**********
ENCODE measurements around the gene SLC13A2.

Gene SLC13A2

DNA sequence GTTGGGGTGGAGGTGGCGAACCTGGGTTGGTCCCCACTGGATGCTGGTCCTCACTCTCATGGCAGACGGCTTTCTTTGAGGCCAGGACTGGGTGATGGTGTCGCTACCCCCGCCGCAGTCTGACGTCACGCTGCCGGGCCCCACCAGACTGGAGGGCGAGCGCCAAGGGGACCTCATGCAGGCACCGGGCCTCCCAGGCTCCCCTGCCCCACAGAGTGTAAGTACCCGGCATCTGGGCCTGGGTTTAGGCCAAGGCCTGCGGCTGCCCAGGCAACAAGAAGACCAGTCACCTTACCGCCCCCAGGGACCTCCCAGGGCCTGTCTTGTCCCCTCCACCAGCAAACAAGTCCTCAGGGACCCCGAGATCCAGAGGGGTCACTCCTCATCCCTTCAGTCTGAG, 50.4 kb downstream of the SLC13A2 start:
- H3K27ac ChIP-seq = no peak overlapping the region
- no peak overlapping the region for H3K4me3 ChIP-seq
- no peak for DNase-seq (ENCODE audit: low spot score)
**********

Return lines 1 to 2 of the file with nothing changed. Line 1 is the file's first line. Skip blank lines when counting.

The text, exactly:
ENCODE measurements around the gene SLC13A2.

Gene SLC13A2